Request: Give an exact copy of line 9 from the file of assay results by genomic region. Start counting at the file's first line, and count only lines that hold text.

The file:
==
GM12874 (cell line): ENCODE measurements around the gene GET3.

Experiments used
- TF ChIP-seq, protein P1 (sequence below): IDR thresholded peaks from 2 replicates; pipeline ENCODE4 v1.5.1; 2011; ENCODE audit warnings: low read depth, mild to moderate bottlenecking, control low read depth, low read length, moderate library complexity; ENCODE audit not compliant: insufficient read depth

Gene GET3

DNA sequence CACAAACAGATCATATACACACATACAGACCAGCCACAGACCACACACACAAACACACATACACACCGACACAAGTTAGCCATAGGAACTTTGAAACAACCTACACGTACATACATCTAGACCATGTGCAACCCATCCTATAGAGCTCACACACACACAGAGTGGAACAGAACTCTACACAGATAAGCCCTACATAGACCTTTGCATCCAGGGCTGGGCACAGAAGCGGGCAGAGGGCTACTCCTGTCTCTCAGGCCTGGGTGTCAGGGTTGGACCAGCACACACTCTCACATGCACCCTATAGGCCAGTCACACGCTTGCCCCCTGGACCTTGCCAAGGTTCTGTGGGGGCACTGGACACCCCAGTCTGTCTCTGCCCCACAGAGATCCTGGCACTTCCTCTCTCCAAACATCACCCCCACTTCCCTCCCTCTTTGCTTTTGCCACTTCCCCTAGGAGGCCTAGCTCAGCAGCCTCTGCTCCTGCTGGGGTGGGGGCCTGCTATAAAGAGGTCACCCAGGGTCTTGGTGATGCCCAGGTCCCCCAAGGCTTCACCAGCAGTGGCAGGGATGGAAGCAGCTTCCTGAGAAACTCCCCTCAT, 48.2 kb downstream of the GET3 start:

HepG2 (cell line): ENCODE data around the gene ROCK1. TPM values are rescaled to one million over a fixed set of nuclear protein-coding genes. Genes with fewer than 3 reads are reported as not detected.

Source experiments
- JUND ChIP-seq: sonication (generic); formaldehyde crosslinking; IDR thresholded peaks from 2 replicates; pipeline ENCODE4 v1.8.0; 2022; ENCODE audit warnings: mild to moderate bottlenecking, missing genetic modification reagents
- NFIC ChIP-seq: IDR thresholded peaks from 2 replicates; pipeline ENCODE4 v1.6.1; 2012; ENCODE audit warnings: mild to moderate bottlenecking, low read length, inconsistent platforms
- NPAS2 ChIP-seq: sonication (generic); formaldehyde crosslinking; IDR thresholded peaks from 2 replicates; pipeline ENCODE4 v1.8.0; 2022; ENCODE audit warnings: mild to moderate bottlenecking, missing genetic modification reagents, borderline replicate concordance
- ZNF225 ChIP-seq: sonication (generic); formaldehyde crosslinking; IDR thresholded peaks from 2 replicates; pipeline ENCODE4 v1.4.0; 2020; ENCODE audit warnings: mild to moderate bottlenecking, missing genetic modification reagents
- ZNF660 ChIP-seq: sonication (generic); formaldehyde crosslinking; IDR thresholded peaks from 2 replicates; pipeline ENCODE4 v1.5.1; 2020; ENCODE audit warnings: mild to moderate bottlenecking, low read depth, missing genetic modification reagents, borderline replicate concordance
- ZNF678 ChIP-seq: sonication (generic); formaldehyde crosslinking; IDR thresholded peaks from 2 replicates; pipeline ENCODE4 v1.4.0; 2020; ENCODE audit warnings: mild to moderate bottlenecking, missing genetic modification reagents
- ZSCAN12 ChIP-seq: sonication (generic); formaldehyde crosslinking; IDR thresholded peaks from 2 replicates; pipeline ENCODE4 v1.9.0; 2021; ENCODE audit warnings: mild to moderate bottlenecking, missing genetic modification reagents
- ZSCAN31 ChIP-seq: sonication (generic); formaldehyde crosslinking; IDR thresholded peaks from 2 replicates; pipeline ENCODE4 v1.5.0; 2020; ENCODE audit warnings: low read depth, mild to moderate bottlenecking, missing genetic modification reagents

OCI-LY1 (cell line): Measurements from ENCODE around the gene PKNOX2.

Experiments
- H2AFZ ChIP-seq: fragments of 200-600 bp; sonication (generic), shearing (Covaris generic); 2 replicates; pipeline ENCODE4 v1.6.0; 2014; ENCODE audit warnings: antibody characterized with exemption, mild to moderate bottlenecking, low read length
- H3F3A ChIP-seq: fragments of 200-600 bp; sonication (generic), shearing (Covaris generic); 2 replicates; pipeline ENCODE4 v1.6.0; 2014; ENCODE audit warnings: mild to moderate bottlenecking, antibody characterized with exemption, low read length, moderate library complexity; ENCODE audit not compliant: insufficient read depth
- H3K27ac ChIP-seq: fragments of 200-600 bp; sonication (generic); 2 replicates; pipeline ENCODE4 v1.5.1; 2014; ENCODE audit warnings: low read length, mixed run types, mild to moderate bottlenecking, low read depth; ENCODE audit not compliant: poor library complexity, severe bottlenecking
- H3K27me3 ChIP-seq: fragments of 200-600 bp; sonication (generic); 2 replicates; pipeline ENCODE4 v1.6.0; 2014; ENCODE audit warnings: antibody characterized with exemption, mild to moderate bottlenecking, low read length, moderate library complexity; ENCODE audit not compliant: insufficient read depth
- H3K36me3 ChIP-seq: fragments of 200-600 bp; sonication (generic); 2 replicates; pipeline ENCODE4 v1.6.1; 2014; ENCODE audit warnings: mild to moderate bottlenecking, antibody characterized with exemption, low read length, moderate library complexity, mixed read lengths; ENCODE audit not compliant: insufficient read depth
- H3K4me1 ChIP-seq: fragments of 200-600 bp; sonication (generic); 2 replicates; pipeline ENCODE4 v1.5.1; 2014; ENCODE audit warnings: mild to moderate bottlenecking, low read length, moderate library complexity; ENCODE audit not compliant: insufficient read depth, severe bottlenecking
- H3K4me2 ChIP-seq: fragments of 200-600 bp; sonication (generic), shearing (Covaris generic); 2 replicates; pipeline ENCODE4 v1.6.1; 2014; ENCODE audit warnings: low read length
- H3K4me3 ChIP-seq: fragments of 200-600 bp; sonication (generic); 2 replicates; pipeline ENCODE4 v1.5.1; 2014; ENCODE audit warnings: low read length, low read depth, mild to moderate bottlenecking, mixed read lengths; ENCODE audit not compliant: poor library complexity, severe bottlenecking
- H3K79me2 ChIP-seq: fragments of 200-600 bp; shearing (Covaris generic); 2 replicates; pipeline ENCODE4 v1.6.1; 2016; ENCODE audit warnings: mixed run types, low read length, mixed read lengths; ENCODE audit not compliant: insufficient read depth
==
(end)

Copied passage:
- NFIC ChIP-seq: IDR thresholded peaks from 2 replicates; pipeline ENCODE4 v1.6.1; 2012; ENCODE audit warnings: mild to moderate bottlenecking, low read length, inconsistent platforms